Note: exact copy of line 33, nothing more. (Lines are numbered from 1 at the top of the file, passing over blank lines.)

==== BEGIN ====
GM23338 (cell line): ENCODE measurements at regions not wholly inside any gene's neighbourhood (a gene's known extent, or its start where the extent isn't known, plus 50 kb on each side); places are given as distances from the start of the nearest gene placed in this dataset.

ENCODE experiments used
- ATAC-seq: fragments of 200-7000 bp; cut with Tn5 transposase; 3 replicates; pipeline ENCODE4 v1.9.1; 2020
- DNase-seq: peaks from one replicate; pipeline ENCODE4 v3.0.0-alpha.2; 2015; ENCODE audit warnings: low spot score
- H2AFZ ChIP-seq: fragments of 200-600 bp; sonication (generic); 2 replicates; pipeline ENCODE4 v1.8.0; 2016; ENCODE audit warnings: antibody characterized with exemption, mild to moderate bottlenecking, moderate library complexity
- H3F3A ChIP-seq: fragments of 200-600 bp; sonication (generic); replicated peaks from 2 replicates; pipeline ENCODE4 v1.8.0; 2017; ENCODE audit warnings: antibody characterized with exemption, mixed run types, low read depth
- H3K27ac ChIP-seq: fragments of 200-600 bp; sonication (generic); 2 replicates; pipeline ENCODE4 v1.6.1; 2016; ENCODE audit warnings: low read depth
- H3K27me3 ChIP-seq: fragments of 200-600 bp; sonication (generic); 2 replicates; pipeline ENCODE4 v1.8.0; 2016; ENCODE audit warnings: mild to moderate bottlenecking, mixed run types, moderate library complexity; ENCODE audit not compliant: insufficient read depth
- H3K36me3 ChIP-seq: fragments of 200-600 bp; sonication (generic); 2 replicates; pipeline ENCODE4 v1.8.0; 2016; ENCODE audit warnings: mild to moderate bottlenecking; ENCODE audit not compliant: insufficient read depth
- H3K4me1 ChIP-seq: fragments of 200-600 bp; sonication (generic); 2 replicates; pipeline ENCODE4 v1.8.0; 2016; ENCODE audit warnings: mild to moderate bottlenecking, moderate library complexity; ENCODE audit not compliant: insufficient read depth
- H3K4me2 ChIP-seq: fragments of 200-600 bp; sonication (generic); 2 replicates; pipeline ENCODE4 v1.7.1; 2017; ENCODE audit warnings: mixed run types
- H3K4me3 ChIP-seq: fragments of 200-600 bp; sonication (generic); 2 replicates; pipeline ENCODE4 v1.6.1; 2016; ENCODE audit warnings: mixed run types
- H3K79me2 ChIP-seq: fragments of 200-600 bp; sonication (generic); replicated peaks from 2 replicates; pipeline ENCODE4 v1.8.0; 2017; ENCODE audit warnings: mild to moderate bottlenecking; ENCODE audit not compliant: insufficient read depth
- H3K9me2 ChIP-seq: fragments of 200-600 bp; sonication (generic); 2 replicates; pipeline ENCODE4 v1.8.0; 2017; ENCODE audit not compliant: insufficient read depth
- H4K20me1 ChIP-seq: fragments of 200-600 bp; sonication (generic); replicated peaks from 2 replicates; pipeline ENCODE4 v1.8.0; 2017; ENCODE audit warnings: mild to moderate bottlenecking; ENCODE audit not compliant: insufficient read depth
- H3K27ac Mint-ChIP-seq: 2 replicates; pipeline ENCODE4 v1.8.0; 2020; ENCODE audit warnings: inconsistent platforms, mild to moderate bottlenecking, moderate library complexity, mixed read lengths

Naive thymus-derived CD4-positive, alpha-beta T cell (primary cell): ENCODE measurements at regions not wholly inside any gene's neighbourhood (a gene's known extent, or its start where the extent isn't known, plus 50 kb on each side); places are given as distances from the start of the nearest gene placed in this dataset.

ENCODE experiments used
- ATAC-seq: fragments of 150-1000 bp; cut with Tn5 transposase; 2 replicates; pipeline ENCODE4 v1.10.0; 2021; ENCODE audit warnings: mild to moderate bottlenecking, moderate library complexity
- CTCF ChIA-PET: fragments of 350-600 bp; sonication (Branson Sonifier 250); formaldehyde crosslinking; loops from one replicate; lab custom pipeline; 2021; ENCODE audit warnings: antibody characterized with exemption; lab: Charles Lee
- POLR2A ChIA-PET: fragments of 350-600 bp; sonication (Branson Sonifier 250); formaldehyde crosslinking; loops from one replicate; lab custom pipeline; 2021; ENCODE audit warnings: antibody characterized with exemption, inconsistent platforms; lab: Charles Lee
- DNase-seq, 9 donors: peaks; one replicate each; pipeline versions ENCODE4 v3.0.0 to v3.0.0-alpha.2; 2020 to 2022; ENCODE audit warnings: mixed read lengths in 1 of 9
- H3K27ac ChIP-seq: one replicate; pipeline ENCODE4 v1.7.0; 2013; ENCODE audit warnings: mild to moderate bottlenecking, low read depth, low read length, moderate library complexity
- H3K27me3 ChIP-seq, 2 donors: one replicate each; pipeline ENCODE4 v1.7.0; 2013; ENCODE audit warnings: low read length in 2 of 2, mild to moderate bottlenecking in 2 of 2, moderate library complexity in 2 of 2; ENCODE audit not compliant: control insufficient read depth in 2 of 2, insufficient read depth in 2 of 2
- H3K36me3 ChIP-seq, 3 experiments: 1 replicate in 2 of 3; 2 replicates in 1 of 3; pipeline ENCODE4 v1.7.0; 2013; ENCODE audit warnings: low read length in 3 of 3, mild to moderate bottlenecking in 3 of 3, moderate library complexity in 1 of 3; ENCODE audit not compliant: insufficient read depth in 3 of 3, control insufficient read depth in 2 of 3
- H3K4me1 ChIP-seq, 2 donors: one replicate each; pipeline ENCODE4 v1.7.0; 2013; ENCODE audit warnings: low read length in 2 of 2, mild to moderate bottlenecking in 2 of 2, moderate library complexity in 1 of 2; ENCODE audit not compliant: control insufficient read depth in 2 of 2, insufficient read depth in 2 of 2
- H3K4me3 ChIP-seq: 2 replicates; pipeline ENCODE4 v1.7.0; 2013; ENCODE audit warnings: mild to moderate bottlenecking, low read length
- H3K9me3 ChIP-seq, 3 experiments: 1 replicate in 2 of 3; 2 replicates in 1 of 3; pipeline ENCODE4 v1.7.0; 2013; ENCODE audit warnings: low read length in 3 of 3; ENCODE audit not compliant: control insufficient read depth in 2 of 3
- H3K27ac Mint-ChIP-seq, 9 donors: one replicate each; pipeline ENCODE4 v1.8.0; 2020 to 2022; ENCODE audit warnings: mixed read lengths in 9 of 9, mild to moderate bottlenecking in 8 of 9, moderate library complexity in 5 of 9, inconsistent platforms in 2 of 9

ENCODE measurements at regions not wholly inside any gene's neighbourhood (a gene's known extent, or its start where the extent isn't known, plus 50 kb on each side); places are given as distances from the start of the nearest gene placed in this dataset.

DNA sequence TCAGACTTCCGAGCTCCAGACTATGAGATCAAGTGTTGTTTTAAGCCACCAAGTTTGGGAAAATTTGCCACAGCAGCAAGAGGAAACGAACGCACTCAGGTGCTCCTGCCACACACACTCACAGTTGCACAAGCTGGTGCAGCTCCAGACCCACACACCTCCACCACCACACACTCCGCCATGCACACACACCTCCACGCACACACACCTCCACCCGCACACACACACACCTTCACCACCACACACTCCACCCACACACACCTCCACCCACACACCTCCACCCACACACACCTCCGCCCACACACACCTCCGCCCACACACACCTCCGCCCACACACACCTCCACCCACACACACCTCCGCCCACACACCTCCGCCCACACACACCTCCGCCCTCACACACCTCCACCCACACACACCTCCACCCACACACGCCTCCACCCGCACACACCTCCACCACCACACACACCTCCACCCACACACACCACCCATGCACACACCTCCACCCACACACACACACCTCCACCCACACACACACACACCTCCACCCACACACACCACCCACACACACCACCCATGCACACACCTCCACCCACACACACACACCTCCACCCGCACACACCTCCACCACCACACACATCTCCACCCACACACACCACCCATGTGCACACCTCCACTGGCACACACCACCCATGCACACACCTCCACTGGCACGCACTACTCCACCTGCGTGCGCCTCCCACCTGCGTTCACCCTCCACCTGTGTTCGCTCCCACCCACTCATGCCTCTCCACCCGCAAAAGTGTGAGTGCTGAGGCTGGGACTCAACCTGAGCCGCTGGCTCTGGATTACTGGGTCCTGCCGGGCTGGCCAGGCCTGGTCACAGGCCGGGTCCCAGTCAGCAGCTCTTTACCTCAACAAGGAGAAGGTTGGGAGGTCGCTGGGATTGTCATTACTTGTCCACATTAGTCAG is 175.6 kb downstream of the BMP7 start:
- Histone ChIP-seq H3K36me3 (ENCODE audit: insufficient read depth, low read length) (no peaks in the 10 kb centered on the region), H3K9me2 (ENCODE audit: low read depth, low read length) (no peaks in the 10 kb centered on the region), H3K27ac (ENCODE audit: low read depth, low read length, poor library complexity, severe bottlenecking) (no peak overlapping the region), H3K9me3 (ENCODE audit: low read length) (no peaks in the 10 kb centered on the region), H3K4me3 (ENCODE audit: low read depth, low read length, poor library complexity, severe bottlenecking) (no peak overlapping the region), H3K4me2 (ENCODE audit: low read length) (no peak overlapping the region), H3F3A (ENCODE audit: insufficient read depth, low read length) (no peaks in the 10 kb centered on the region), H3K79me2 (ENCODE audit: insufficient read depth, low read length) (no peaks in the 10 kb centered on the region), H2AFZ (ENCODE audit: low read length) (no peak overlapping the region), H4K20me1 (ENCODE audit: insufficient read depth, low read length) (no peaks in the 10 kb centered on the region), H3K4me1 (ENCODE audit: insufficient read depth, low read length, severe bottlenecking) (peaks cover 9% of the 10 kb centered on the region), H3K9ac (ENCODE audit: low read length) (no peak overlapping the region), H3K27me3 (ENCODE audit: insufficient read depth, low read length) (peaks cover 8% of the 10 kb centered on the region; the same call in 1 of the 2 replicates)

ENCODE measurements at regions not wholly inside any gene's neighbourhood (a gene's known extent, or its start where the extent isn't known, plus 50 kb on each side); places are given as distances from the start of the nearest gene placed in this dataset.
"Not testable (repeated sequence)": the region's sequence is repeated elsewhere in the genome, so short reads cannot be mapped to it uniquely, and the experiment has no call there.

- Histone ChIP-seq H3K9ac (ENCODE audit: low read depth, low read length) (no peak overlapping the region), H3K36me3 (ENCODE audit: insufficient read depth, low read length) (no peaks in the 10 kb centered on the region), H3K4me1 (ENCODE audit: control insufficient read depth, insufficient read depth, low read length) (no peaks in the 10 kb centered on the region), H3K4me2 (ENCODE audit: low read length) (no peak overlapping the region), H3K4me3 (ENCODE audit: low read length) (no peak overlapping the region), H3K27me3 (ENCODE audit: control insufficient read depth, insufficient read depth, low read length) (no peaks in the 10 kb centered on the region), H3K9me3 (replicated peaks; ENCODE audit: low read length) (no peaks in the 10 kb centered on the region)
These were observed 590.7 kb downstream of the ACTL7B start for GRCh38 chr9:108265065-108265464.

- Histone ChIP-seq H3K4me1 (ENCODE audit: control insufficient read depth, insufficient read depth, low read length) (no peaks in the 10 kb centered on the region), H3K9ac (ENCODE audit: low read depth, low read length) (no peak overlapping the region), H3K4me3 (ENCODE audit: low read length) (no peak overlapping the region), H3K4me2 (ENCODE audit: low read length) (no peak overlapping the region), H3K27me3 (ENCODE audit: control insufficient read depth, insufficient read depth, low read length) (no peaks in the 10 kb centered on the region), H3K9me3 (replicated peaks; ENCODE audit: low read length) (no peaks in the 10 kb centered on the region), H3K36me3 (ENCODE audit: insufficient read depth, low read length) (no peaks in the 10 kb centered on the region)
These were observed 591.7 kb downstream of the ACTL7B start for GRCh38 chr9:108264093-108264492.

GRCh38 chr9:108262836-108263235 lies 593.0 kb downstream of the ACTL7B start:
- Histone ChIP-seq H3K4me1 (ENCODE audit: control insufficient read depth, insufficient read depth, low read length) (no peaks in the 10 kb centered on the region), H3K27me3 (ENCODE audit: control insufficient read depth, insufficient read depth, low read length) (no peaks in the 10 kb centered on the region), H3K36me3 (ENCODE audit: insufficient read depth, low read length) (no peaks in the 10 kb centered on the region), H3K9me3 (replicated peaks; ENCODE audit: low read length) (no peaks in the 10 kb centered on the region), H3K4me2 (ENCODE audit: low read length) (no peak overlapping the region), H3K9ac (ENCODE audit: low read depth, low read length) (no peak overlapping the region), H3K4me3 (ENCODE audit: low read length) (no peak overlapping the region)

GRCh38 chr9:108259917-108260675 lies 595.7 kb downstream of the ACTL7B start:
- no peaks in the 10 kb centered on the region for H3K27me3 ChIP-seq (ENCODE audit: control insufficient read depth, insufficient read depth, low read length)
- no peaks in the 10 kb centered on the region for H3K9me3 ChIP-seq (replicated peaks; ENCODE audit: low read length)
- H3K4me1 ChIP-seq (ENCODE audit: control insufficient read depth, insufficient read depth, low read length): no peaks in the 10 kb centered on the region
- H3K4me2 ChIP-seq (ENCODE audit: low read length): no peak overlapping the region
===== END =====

ENCODE measurements at regions not wholly inside any gene's neighbourhood (a gene's known extent, or its start where the extent isn't known, plus 50 kb on each side); places are given as distances from the start of the nearest gene placed in this dataset.